House Foreign Affairs Committee Chairman Ed Royce Weighs in on ITAR Regulation of PCBs

In February, as a direct result of meetings IPC staff and members have had with the House Foreign Affairs Committee over the past eight months, Committee Chairman Ed Royce (R-CA) recently wrote to the U.S. Department of State (DoS) supporting our goal of clarifying the applicability of ITAR regulations to defense printed circuit boards (PCBs) by having them directly enumerated on the U.S. Munitions List (USML).

In the letter to Rose Gottemoeller, acting undersecretary for arms control and international security, Chairman Royce praised the  DoS for recognizing the vital role of the printed circuit board industry in ensuring national security and highlighted industry concerns that the DoS’ proposed reliance on the term “specially designed” could be confusing.

In regulatory comments filed September 9, 2013, IPC commended DoS Directorate of Defense Trade Controls (DDTC) on its decision to enumerate PCBs in proposed revisions to Category XI (military electronics) of the U.S. Munitions List (USML). IPC continues to be concerned that DDTC’s proposed reliance on specially designed as the principal means of controlling PCBs will perpetuate confusion within the defense industry which, will lead to continued inadvertent and preventable ITAR violations. In our comments, IPC urged DDTC to enhance the clarity of ITAR controls on PCBs in a manner that is consistent with the principle that the applicability of ITAR to PCBs should generally follow the defense articles for which they are designed.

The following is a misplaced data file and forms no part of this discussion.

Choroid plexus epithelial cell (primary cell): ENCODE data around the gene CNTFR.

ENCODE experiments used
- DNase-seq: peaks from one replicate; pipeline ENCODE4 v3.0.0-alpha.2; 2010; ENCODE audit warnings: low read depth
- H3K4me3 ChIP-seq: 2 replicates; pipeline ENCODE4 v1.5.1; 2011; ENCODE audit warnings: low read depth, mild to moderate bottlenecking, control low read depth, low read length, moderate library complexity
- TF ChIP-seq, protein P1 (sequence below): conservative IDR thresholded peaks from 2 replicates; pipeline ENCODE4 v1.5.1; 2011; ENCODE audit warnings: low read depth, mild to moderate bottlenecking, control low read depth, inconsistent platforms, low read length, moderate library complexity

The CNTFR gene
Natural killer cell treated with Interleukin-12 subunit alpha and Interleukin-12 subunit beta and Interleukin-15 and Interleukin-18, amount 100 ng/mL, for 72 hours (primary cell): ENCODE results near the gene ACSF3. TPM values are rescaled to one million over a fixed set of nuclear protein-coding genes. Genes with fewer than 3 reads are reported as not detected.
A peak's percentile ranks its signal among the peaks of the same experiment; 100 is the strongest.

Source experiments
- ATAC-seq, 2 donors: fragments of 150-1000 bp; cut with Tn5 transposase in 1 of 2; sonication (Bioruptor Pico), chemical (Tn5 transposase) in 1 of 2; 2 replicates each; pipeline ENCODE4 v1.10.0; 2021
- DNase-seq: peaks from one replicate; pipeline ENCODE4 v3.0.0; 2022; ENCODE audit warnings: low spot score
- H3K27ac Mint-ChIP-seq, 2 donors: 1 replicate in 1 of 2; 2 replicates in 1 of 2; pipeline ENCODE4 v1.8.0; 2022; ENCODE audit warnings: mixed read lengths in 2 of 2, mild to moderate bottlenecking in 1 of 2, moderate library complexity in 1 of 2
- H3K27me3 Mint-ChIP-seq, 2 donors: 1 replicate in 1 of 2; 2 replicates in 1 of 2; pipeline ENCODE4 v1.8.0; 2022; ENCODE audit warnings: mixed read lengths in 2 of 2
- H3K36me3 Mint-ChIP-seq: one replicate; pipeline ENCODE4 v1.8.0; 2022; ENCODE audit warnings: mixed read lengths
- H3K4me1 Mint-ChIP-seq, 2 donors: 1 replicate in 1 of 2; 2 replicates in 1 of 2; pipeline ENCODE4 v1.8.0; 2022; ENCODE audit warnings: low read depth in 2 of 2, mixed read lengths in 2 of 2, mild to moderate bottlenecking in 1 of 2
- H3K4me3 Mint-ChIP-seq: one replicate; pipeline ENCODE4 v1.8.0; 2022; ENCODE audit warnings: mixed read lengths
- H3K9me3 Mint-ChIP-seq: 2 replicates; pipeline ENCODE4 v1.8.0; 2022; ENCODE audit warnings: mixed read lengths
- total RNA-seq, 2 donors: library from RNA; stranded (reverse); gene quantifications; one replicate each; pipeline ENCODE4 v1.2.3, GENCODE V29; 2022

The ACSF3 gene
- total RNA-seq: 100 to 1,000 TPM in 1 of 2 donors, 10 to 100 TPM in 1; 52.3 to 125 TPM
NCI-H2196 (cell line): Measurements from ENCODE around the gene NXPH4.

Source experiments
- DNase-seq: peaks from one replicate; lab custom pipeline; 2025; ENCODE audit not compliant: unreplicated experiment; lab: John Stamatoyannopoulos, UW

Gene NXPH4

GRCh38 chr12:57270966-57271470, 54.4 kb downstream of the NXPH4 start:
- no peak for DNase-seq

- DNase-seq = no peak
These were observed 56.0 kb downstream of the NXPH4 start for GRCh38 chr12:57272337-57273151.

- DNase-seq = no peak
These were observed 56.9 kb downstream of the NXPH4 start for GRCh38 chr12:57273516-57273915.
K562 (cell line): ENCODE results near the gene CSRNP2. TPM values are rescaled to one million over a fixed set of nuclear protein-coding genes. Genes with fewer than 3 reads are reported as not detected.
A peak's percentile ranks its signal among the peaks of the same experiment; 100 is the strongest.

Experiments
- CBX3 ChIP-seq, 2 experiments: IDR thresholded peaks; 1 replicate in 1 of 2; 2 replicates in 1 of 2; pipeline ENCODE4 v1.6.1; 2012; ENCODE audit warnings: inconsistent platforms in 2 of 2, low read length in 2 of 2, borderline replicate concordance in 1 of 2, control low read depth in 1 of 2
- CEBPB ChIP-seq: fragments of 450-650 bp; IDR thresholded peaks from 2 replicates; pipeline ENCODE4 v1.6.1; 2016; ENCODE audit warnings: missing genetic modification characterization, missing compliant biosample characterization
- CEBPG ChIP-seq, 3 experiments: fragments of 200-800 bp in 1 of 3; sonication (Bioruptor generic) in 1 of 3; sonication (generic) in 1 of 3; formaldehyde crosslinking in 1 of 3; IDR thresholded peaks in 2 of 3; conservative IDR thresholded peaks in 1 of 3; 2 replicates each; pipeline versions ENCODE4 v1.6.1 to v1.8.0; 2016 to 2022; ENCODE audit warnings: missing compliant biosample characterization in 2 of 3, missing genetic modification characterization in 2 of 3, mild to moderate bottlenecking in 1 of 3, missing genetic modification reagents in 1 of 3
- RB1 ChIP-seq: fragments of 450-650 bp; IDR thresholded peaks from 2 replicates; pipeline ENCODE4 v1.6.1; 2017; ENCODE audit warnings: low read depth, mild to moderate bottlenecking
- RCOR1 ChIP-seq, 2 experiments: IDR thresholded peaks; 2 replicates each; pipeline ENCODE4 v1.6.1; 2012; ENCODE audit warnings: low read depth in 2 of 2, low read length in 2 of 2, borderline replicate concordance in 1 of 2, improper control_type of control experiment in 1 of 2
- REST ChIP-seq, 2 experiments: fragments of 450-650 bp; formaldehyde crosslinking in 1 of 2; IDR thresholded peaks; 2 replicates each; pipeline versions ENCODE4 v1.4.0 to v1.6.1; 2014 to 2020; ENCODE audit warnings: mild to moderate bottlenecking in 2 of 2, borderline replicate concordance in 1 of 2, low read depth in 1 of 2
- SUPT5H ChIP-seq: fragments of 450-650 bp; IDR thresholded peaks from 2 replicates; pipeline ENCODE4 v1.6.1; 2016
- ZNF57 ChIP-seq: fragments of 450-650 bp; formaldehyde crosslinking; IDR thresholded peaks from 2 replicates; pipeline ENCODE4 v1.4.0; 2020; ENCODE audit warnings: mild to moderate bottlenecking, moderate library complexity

For the past two years, IPC has been promoting a better understanding of ITAR’s applicability to PCBs in order to protect national security. Launched in July 2012, IPC’s Follow the Law, Protect the Board initiative sought to raise awareness and promote compliance with federal regulations on the export of printed boards designed for ITAR-controlled equipment.

See IPC’s full set of comments to DDTC.

More information about IPC’s advocacy efforts in the area of export controls are available at http://www.ipc.org/export-controls.

 

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